Happy New Year! As is tradition, this is a time to take stock. It’s a time to engage in conversations about making changes that, while desired, can be difficult to execute.

I’d like to start a conversation with our stakeholders regarding the treatment landscape for those afflicted by gambling disorders. As I have been leaning into this new role at NPGA, I’ve been listening to gambling disorder treatment providers as well as those focused on treating substance abuse. I’ve also been reading a good deal of the literature and research, trying to compare Minnesota’s criteria for gambling disorder treatment with other states’ best practices. From what I can determine, we have several opportunities. One is to improve the awareness and knowledge of problem gambling among substance use disorder providers, who are in a position to identify gambling addiction as a possible co-occurring behavior. Another is to develop a way of assessing the effectiveness of current programs to ensure they reach those who need it and that they provide relief for clients and their families. Ultimately, the question is this: Is Minnesota doing all it can do to best address the needs of problem gamblers?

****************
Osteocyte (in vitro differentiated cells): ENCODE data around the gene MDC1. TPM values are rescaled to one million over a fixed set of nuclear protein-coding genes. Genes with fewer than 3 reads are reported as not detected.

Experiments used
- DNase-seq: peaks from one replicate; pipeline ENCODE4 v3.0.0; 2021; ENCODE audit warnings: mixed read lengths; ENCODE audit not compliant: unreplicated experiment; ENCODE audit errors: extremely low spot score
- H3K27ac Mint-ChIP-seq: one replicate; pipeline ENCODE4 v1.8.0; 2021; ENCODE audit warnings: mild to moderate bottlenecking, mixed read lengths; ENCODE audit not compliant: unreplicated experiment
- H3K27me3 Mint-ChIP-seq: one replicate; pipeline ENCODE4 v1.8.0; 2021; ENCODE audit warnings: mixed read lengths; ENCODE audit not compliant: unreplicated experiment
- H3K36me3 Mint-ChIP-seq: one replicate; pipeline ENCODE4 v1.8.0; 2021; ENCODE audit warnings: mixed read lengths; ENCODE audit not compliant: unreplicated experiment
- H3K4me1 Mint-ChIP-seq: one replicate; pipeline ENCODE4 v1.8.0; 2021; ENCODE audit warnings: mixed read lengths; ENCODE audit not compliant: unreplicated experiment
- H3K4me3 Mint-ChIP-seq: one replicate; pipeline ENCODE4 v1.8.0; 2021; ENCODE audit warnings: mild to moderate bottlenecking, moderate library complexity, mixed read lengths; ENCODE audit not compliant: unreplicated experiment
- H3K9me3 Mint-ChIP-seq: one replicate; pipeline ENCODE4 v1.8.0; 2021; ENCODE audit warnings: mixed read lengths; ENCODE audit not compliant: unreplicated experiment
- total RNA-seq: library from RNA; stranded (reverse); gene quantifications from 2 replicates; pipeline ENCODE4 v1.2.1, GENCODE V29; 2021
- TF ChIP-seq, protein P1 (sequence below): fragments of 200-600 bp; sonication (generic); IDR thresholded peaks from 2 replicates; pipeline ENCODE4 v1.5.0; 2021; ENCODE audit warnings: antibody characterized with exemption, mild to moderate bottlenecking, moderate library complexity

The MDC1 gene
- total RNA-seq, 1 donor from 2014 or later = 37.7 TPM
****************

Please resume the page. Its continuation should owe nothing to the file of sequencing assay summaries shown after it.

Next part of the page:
From what I’ve been able to discern, a gambling disorder is the “step-child” addiction. Minnesota, in an effort to address the issue in a progressive fashion, earmarked resources to help those with problem gambling issues two decades ago. However, the application of best practices to ensure that treatment is effective is inconsistent. DHS’s criteria to be an approved provider includes taking and passing a 60-hour online curriculum that has not been significantly upgraded in more than 20 years. Newer, evidenced-based treatments have not been incorporated into this curriculum. Further, once a licensed counselor receives their certificate, there is no requirement for supervision or further education relating to gambling disorders. Many LADCs I queried either don’t screen for gambling or, if they do, don’t have adequate experience to treat. Yet, research indicates a significant number of individuals with substance abuse will have a co-occurring gambling addiction. Minnesota also allows non-approved licensed counselors to treat gambling disorders even though they may not have had any specific training.

As an advocate for those with gambling disorders, I believe Minnesota can and must do better. Over the coming year, I’d like to gather your feedback and suggestions as to how we can move toward establishing evidence-based best practices in treating gambling disorders.

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